Using Adverbs in Writing: Strong Verbs

An adverb can add emphasis or value to writing, but if you aren’t careful, it can make your work look week.

 

Compare these sentences:

  • Jill worked on her truck.
  • Jill angrily worked on her truck.

The adverb “angrily” helps us understand how Jill was feeling. Lazy writers use adverbs to modify weak adverbs instead of looking for a stronger verb. Let’s look at some examples:

Weak Verb:

Weak Verb + Adverb:

Strong Verb:

Jill jumped on the pavement.

Jill jumped quickly on the pavement.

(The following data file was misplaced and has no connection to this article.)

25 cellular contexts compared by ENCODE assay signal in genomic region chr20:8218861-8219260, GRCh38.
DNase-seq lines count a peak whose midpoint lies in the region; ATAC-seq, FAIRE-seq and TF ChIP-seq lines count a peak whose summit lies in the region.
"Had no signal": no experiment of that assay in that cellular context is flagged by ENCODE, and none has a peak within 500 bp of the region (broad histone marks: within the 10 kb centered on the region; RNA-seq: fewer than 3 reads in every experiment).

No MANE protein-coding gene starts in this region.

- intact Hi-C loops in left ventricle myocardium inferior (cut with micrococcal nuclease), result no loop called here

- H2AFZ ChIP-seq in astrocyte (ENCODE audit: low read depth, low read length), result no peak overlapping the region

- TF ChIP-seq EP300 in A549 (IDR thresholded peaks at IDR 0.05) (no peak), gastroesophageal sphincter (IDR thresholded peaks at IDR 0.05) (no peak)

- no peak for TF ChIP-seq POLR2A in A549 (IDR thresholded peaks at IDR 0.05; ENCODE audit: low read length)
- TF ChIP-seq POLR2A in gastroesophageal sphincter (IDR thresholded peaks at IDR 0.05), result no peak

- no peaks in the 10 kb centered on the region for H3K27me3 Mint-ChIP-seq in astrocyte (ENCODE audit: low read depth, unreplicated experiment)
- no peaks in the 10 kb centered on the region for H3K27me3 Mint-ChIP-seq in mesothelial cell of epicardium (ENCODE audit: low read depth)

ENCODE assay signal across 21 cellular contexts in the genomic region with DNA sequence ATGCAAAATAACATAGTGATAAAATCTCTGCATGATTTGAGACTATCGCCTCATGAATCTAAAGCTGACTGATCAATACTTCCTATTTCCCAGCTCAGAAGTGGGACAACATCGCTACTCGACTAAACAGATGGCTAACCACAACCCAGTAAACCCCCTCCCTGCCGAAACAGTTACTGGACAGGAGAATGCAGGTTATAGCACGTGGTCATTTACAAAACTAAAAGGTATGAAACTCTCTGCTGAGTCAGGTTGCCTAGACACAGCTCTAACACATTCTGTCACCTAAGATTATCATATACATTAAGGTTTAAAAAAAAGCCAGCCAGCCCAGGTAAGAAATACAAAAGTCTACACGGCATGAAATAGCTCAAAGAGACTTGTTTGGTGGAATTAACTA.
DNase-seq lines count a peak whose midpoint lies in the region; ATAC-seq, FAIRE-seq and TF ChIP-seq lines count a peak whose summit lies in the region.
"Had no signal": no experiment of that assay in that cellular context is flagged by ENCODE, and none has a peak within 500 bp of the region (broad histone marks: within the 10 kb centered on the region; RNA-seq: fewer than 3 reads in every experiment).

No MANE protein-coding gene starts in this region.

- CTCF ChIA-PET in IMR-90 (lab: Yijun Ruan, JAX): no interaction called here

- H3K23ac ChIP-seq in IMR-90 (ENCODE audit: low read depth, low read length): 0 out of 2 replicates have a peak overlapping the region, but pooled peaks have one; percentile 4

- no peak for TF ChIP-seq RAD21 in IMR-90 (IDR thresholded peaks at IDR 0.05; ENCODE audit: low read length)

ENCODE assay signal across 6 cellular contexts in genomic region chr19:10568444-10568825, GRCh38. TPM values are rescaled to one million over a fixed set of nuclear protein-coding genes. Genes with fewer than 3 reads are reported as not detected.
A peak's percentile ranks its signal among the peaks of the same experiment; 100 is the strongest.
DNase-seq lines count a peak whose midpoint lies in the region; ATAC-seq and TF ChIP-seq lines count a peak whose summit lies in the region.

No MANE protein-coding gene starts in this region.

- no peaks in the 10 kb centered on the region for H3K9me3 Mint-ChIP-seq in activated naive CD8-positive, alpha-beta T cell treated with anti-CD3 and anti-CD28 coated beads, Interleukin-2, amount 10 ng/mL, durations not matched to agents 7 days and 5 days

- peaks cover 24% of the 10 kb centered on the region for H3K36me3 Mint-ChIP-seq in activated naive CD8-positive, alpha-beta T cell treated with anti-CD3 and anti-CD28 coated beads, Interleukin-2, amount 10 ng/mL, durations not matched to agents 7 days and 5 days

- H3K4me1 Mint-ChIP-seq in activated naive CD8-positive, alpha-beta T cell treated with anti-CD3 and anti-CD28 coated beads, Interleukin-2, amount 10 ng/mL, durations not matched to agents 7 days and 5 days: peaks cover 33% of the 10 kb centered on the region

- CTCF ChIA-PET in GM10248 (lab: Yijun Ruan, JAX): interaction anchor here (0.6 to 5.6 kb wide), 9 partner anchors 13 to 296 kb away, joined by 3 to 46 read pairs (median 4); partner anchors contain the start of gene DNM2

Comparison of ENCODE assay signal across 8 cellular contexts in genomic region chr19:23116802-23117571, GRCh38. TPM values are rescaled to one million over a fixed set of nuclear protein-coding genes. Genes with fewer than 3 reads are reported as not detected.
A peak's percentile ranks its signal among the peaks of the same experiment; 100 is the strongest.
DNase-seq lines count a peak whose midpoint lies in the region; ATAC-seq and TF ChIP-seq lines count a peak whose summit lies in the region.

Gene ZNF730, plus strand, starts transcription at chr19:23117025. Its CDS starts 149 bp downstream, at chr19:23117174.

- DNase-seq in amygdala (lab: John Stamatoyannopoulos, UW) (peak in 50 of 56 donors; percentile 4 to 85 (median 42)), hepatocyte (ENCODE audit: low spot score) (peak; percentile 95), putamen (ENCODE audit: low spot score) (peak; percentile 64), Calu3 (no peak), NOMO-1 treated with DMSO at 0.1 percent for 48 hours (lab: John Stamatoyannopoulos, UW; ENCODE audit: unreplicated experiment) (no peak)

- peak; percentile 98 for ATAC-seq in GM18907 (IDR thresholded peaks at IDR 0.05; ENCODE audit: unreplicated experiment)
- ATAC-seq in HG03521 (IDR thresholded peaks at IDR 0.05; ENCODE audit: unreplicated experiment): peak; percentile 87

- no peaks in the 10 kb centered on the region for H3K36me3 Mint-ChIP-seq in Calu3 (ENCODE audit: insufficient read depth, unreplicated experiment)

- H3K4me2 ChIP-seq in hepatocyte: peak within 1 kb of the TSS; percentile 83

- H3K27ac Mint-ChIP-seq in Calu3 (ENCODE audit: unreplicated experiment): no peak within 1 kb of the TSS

Jill sprained on the pavement.

Weak Verb:

Weak Verb + Adverb:

Strong Verb:

Chris talked to his son.

Chris talked rudely to his son.

Chris yelled at his son.

Weak Verb:

Weak Verb + Adverb:

Strong Verb:

Joann looked at Dawn.

Joann looked bitterly at Dawn.

Joann glared at Dawn.

In these examples, the strong verb presents a clearer picture. It invites the audience into what the character is feeling. Stronger verbs make sense.

All adverbs need not be removed, sometimes the story needs them to achieve what the author is trying to get across.

Question to ask yourself:

Is there a stronger verb I can use?

Brain Storm:

If finding a stronger verb is a chore, write the verb into a thesaurus online and look at the different variations.. Or, write the verb by itself and write as many variations as you can for the word and see if it will work in your sentence.

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